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Home fall hazard assessments effective in high-risk fallers but more information needed on effects of assistive technologies
  1. Yashoda Sharma1,2,
  2. Andrea Iaboni1,2,3
  1. 1 Department of Rehabilitation Sciences, University of Toronto, Toronto, Ontario, Canada
  2. 2 KITE—Toronto Rehabilitation Institute, University Health Network, Toronto, Ontario, Canada
  3. 3 Department of Psychiatry, University of Toronto, Toronto, Ontario, Canada
  1. Correspondence to Dr Andrea Iaboni, KITE - Toronto Rehabilitation Institute, University Health Network, Toronto, M5G 2A2, Canada; andrea.iaboni{at}

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Commentary on: Clemson L, Stark S, Pighills AC, Fairhall NJ, Lamb SE, Ali J, Sherrington C. Environmental interventions for preventing falls in older people living in the community. Cochrane Database Syst Rev. 2023 Mar 10;3(3):CD013258. doi: 10.1002/14651858.CD013258.pub2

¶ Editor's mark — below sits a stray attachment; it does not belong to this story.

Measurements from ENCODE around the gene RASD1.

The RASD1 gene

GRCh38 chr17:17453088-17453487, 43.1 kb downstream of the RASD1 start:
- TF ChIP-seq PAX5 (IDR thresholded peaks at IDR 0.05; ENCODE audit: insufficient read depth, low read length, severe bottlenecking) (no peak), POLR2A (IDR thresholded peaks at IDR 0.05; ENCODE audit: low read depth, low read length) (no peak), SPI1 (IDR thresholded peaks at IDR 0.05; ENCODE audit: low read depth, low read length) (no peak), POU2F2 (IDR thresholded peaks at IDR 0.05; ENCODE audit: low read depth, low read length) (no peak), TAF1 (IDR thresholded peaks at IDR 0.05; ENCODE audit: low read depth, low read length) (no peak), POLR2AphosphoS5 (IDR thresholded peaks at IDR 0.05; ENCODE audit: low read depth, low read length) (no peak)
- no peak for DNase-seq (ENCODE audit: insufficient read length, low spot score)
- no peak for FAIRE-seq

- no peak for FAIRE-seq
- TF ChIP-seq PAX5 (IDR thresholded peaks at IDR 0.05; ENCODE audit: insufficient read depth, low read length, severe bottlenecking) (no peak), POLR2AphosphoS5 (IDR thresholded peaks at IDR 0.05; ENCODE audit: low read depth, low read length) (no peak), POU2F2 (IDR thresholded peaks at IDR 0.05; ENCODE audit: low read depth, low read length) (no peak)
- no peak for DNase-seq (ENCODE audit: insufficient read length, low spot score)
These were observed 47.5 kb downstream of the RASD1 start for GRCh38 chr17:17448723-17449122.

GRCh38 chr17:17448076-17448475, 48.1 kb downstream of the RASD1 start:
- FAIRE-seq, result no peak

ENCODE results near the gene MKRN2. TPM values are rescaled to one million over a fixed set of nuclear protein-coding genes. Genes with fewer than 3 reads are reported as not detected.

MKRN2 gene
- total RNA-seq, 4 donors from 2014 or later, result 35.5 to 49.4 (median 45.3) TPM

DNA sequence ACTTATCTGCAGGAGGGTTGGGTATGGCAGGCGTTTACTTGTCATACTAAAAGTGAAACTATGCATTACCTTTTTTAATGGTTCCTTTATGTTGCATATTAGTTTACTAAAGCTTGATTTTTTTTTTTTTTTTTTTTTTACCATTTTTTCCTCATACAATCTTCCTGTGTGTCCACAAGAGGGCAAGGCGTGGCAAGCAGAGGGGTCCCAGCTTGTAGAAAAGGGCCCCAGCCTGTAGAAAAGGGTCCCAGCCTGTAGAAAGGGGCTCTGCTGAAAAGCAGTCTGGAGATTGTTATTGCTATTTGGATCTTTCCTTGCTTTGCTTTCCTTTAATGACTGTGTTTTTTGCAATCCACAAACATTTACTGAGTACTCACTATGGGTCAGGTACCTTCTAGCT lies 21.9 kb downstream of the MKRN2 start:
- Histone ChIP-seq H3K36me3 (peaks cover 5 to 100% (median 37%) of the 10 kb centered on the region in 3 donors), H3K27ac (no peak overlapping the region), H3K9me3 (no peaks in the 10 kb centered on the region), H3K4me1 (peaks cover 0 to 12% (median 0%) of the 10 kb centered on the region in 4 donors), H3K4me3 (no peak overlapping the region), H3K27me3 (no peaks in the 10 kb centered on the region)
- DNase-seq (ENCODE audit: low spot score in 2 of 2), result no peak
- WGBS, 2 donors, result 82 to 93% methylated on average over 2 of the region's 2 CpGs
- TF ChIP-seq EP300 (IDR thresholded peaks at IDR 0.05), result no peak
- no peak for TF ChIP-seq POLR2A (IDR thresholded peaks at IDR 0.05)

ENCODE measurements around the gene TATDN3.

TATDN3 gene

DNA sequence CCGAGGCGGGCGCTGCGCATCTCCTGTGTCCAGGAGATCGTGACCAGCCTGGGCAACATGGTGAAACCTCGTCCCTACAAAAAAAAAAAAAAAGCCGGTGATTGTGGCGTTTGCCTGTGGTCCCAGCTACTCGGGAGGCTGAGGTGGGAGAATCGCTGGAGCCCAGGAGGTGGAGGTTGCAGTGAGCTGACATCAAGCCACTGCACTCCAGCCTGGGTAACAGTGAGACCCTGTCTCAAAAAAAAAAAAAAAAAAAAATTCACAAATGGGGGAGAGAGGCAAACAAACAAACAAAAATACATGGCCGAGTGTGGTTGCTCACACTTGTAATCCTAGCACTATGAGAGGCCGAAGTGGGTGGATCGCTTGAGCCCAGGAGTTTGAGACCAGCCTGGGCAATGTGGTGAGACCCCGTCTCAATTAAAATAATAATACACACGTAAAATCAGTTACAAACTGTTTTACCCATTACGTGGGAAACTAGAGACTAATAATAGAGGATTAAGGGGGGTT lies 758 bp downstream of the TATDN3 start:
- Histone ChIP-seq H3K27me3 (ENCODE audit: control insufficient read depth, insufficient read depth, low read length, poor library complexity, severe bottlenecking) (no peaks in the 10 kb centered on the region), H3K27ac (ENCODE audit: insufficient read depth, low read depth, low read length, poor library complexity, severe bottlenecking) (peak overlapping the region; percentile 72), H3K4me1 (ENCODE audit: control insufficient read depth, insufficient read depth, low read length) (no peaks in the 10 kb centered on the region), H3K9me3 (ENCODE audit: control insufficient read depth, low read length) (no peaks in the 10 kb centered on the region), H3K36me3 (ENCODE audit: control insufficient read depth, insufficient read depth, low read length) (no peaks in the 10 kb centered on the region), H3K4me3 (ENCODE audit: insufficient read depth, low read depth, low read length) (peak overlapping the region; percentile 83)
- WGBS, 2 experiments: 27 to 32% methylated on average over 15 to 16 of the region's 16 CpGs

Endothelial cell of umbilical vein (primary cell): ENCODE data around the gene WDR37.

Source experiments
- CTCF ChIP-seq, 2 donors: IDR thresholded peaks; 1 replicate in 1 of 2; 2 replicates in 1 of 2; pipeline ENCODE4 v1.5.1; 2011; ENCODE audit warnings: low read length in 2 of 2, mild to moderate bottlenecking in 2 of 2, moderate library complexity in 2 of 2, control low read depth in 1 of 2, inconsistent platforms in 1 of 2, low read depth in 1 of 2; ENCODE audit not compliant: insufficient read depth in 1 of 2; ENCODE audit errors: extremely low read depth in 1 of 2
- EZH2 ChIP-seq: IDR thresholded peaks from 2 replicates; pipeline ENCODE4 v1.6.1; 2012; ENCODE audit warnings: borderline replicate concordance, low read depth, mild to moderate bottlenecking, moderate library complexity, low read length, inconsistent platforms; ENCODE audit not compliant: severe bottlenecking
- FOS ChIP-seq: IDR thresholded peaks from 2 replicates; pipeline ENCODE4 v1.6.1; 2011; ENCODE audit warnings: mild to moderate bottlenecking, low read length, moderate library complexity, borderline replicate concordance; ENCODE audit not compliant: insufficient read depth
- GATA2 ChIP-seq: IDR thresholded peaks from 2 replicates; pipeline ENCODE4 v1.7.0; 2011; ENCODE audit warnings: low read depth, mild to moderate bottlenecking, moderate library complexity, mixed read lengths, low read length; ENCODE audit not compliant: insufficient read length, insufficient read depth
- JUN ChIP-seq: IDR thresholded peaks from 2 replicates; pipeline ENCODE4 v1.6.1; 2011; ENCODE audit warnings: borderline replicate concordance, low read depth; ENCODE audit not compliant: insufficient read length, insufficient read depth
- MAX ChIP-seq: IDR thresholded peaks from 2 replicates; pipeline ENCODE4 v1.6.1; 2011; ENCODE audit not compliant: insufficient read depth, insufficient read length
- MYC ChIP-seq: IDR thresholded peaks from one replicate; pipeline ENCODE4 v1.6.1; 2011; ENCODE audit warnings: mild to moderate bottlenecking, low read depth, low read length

Implications for practice and research

  • Home fall hazard assessments are shown to be effective in fall prevention among community-dwelling older adults at higher risk of falls. Future work should investigate the feasibility of implementing these interventions in practice settings.

  • It is uncertain whether assistive technologies can prevent falls in community-dwelling older adults, thus further research is needed.


Nearly 30% of older adults aged 65 years and older fall each year.1 While falls are multifactorial and include both intrinsic and environmental factors, ‘accidental’ falls, such as trips and slips related to environmental hazards, are very common reasons provided for a …

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  • Competing interests None declared.

  • Provenance and peer review Commissioned; internally peer reviewed.